These anti-gun people are still hard at it. They are now pushing a bill to prohibit what has come to be called "canned hunting," which is the hunting of non-native species on ranches stocked for the purpose. This sort of hunting may not be everybody's cup-of-tea, but it is legal, economically sound, and can be just as sportsmanlike as one may desire. These bambiists have no business butting in to the pastimes of other people, as long as those pastimes do not endanger the uninvolved and do no harm to the environment. These busybodies simply do not want other people to indulge in activities of which they disapprove, and enjoy doing so. As Mencken put it, they are dismayed by the idea that somewhere, somehow, somebody may be having a good time. May they go fly a kite!

Riflemaster John Pepper tells about an adventure he had in Korea in which he had no use for his front sight. In an unexpected meeting engagement in the snow and the dark, John's party slammed into a platoon of Chicoms. In a really close encounter John found the muzzle of his M1 rammed solidly into the midsection of his opponent, and he emptied his magazine - achieving a decisive, if messy, victory.

So here is a case in which the commandment "Front sight, surprise" does not apply.

The Chinese Norinco "Sportsman" seems to be an almost exact replica of the renowned Colt Woodsman 22 auto-pistol, on which a whole generation of American sportsmen grew up. A sound 22 self-loading pistol should be a feature of every respectable American household. Of course, "respectable" is the key word here.

As we now prepare for our forthcoming adventure in Africa, we must point out that there will be a hiatus in the issuance of this journal. I will not be able to put one out while I am off station; however, I am ahead for the year in the production of these commentaries and I will have much to talk about upon our return, so please stay tuned.

We note in the press that the army is hard at work in pursuit of an infantry weapon that does not call for any skill on the part of the user. The so-called "Objective Individual Combat Weapon" costs about $15,000 per unit, and is yet another example of the attempt to make up mechanically for human deficiency. This is probably not a good idea. Whatever enemies we may face in the future will almost certainly outnumber us, and we should think about making our individual weapons deadlier, but not easier to use. I still cling to the hope that it is possible to turn out good soldiers, rather than cannon fodder.

Did you catch that bit last Christmas about the elephant action in India? It seems that the villagers were brewing up a large batch of beer, and the scent was wafted out into the night and picked up by this herd of wild elephants, who got the message and followed their noses (or rather their trunks). When they got into the brewing vats the villagers sought to drive them off with burning brands. The elephants understandably took exception to this and trashed the place, squashing one Indian in the process.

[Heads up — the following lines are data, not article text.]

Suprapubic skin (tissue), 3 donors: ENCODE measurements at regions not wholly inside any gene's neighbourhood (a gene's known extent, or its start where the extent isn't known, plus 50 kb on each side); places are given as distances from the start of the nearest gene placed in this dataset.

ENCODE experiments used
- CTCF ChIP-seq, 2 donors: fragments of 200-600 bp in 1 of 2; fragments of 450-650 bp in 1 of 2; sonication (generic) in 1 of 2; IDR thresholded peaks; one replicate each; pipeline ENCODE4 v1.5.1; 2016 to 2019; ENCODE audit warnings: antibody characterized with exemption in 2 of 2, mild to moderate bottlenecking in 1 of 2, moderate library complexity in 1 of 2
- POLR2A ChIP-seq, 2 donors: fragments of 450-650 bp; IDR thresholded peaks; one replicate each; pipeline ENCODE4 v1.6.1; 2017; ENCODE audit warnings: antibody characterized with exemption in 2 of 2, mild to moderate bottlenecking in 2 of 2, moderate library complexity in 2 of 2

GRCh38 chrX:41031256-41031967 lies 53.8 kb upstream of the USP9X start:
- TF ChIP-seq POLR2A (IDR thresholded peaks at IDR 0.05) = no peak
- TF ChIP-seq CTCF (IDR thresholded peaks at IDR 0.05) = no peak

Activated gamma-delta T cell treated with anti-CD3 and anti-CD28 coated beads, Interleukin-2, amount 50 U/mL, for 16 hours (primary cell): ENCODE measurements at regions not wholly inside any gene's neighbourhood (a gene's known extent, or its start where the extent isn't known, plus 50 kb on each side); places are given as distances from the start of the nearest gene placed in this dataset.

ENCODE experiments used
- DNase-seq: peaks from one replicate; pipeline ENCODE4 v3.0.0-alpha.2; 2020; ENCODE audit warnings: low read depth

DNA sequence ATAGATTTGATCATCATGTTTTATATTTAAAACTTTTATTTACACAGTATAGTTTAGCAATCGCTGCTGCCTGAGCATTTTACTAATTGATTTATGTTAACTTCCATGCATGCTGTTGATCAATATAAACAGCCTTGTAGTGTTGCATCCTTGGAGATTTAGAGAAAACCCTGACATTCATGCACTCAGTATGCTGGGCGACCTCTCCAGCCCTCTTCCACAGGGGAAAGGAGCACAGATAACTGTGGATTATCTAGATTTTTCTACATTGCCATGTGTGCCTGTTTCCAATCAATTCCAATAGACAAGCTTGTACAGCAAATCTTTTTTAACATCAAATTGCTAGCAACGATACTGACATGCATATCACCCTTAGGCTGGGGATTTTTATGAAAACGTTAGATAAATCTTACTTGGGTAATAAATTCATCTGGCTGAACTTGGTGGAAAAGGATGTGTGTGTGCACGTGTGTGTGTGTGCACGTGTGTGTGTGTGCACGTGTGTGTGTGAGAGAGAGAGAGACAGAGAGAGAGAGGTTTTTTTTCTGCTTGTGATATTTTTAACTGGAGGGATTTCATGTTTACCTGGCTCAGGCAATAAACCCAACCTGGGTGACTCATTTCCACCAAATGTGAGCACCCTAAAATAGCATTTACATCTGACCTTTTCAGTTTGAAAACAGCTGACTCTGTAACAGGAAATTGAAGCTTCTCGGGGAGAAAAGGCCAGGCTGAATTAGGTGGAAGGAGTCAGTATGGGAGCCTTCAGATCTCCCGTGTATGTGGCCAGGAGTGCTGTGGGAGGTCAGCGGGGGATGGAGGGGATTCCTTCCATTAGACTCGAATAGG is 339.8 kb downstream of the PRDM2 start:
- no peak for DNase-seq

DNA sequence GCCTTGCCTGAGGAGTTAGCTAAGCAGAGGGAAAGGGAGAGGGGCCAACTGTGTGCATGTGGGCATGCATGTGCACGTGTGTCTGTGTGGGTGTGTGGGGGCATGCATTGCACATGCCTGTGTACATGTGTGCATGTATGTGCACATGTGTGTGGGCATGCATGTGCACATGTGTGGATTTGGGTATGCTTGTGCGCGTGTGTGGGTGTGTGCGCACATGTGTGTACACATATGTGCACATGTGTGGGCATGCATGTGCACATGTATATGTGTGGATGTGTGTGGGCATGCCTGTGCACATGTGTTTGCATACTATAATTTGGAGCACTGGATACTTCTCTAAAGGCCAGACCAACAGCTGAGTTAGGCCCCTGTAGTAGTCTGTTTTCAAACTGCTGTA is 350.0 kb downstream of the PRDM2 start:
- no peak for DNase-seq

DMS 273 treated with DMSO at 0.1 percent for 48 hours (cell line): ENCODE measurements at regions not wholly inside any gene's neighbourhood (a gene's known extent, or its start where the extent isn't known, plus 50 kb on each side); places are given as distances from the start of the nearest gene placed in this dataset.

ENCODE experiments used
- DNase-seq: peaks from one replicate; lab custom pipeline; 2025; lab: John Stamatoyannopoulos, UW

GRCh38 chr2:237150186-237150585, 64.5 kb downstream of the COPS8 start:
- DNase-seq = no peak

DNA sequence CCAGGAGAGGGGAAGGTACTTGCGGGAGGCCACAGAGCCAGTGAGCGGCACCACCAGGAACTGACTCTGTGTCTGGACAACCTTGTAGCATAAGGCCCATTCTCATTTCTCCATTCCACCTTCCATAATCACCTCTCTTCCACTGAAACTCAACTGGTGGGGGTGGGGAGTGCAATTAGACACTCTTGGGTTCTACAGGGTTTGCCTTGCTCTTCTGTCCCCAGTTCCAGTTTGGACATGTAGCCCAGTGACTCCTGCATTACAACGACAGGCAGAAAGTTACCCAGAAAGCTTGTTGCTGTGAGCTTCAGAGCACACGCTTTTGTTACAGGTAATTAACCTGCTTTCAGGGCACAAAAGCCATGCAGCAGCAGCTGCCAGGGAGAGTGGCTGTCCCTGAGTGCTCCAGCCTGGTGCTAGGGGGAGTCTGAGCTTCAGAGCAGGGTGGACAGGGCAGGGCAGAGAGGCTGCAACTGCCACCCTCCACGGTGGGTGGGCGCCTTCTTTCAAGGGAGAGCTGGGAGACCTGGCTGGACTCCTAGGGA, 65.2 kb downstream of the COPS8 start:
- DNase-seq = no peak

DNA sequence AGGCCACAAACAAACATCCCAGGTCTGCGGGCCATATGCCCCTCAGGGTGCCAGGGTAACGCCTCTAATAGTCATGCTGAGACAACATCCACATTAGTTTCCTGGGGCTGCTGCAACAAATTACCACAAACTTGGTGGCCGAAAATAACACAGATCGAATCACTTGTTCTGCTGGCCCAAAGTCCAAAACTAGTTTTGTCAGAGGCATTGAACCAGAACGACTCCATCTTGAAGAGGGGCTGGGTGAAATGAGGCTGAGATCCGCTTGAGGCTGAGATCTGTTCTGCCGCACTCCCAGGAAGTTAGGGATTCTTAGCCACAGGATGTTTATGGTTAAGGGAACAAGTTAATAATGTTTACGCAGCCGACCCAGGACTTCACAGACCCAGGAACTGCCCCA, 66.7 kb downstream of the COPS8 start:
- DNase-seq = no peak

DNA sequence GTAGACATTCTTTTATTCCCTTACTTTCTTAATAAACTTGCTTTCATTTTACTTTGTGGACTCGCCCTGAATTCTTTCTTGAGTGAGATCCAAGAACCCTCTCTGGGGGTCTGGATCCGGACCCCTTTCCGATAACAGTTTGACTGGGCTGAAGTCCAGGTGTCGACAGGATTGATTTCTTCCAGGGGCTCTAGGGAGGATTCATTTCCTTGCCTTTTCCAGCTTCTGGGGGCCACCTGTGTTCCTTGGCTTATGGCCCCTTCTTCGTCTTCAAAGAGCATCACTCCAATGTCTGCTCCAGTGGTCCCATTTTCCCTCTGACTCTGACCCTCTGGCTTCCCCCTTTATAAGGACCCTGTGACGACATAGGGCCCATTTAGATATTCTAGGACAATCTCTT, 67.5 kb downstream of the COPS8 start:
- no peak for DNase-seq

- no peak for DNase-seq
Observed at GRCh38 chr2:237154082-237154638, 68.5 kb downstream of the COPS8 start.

Moral: "Do not get between an elephant and his booze."

The gunhandling we observed recently at the SHOT Show was customarily atrocious. The fact that all weapons displayed on the floor of the show are presumably de-activated cannot excuse total failure to comply with The Rules. Proper gunhandling habits should be trained into anyone who has any reason to handle a firearm. Unfortunately at this time too much instruction is being carried out by people who are not qualified to do so.

In reading further into Patton, I discover his interesting opinion that a good tactician is not necessarily a good strategist - and vice versa. To oversimplify, tactics is the art of winning battles, whereas strategy is the art of using battles to achieve a political objective. We may recall that Grant could not stand the sight of blood, whereas Bedford Forrest seems to have enjoyed it. I suppose a truly competent soldier should be good in both areas, but it is interesting to note that this is not always true.

The rumor mongers continue to insist that the National Rifle Association is in bad shape administratively. It was clearly established at the last board meeting that membership is up and the budget is balanced; but, of course, the facts of the matter are irrelevant to those who would discredit us.

In my youth it was assumed that the grizzly bear was dangerous to man, but that the black bear was not. As man-versus-bear encounters increase with the population explosion, we discover that this previously held opinion is not necessarily true. During the last hunting season in Canada, a she-bear (black) took on two hunters who where carrying out an elk carcass, and killed them both. I have no details apart from the conclusion, but any bear is a big, strong animal, and quite capable of homicide under the right conditions. Let us say that bears are only cute at a safe distance.

Please Note. These "Commentaries" are for personal use only. Not for publication.